Her lifelong dream was to be a professional, contemporary dancer in Europe, travelling the world and living the life that went with it. It’s all she ever thought of and it’s all she ever wanted to be. But dreams don’t always come true.
In 2011, in her third year studying a Bachelor of Dance Performance , Rebecca presented with ‘leaky gut’ symptoms. She began being tested for ulcerative colitis (inflammation and ulcers of the lower segment of the large bowel) and Chrohn’s Disease (inflammation of any part of the digestive tract).
Both diseases can be hereditary and Rebecca’s brother also suffered from ulcerative colitis. He had been treated with Sulfasalazine- a medication which alleviates symptoms of the disease rather than curing it.
Watching her brother endure the side effects of Sulfasalazine, and other medications, directed her decision to use natural remedies to treat her own condition.
Side effects of Sulfasalazine can include nausea, loss of appetite, vomiting and extreme tiredness.
Rebecca is thankful her condition was diagnosed early, permitting her to change diet dramatically to allow time for her gut to heal. Absorption of nutrients ingested was disrupted and Rebecca lost large amounts of muscle mass and fat.
However, in the time that she did not have the energy to go to her dance course, she became disconnected with her ‘grad group’, her social group AND the whole dream of being a dancer. Six months of healing through food, recovering from exhaustion and building up the ability to complete six hours of dance each day left her quite disaffiliated.
Rebecca confesses she ‘fell in a hole’ at this point.
“What do I do now?” was a question she asked herself, having only ever wanting to be a dancer. It was all she knew.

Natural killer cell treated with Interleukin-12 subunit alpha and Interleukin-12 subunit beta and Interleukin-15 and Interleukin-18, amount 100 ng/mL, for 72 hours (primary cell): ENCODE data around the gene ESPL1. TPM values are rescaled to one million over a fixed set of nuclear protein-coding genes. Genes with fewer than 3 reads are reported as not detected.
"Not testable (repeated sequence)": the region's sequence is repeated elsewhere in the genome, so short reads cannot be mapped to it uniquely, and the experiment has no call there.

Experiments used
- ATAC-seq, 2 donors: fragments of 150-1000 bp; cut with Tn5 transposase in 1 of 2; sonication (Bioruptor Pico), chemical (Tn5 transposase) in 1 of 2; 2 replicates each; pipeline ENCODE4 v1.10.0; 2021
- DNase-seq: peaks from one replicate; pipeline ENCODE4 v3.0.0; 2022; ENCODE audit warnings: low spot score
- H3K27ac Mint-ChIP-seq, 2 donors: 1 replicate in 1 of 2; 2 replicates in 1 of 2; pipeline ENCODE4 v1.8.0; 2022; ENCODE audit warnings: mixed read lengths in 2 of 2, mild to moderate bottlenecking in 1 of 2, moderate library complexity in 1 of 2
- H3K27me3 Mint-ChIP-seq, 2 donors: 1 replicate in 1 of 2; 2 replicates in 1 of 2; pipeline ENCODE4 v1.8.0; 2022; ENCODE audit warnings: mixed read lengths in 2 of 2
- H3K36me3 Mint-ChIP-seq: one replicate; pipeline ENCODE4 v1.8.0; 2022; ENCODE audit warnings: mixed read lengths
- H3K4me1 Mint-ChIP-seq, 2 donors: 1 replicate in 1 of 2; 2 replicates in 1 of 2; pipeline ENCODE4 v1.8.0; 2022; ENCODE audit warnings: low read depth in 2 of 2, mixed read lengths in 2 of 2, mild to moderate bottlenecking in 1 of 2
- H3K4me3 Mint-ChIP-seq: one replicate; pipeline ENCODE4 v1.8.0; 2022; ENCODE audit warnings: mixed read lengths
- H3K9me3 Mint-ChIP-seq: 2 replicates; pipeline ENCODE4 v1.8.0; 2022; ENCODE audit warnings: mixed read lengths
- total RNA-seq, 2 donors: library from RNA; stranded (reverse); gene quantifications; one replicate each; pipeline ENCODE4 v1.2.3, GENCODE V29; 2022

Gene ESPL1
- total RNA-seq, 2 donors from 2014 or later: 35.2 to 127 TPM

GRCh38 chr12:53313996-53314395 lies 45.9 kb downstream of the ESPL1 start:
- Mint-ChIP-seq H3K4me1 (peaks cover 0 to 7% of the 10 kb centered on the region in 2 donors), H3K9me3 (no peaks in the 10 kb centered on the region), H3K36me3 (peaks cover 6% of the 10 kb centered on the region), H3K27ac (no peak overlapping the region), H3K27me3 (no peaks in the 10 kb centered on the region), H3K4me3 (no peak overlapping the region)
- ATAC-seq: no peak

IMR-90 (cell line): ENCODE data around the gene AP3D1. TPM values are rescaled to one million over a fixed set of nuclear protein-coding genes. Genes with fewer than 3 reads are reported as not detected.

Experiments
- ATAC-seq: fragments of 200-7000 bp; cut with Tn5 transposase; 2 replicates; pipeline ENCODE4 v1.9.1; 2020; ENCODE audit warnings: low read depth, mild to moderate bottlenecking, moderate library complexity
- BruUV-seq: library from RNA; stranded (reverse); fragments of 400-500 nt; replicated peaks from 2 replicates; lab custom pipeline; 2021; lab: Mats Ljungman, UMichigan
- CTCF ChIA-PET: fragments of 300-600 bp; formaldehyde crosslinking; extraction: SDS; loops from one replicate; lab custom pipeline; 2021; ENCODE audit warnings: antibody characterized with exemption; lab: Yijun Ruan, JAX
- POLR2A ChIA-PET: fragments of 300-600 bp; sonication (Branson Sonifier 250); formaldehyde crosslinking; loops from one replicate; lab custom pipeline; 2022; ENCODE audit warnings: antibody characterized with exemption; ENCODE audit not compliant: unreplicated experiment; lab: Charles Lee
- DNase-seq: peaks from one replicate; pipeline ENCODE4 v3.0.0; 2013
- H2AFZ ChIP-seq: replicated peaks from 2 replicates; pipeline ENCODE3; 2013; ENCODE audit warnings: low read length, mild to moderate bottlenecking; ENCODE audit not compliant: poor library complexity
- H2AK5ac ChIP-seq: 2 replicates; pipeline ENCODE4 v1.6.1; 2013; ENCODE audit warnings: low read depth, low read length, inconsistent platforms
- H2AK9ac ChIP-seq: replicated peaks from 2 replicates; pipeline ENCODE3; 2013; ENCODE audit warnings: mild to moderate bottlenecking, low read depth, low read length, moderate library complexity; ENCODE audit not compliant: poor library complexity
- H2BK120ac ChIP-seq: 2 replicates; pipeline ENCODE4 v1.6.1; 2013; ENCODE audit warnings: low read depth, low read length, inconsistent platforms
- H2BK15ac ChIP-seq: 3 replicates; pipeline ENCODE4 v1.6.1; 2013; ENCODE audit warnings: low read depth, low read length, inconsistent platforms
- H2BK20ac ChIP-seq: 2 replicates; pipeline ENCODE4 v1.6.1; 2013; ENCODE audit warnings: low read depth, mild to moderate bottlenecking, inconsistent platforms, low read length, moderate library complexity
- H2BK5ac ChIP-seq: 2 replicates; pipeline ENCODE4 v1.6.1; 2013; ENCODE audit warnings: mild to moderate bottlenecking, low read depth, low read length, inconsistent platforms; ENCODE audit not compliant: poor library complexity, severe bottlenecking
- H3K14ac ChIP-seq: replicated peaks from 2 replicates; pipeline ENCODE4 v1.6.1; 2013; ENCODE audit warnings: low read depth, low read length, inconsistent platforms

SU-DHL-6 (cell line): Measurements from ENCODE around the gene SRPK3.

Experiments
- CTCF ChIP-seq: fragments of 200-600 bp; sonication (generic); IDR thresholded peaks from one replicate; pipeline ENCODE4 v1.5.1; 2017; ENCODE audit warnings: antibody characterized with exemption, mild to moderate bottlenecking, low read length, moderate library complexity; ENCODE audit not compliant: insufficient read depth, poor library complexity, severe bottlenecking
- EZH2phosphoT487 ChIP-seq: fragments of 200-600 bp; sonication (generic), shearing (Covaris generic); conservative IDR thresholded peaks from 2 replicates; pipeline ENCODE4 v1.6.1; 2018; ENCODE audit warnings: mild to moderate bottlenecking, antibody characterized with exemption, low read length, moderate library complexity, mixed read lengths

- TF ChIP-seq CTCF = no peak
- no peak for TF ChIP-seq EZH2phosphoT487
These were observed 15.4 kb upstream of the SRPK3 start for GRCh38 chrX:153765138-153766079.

After some soul searching, she remembered hearing of an ex-professional contemporary dancer studying the Pilates Method in the U.S. A teacher who had been associated with the Australian Dance Theatre and had also talked about ‘all the beautiful things Pilates has to offer’ both to dancers and from an income perspective.
Deciding to take this avenue, Rebecca completed Certificate IV in Pilates Therapy Instruction and also complimented these studies with her own personal passion of yoga. She has studied Hatha, Ashtanga and Vinyasa flow.
She rekindled her love for the human body and what it could do and appreciated the challenge of perfecting her form every time she hit the mat.
Her Pilates student instructor hours were completed at Shamata Pilates https://www.shamatapilates.com.au under the expert supervision of Melanie Colwell. Straight from here, Rebecca began teaching both Pilates and yoga as well as managing the studio while Melanie took maternity leave.
Rebecca believes the recent rise in popularity of Pilates and yoga can be largely associated with social media and celebrity influence. Most clients come to her knowing the physical benefits of the practices but inevitably learning so much about the body, mind and spirit connection.
Realising she can help ‘add a whole other layer’ to a client’s experience is such a fulfilling thought for Rebecca- knowing she can increase focus and body awareness for those in her classes.
Rebecca said that one of the things that keeps her passionate about teaching is when a client says ‘you changed my life’. Knowing that she has improved someone’s posture, mindset and body appreciation is something she cherishes.
I asked Rebecca what the benefits of practising yoga were.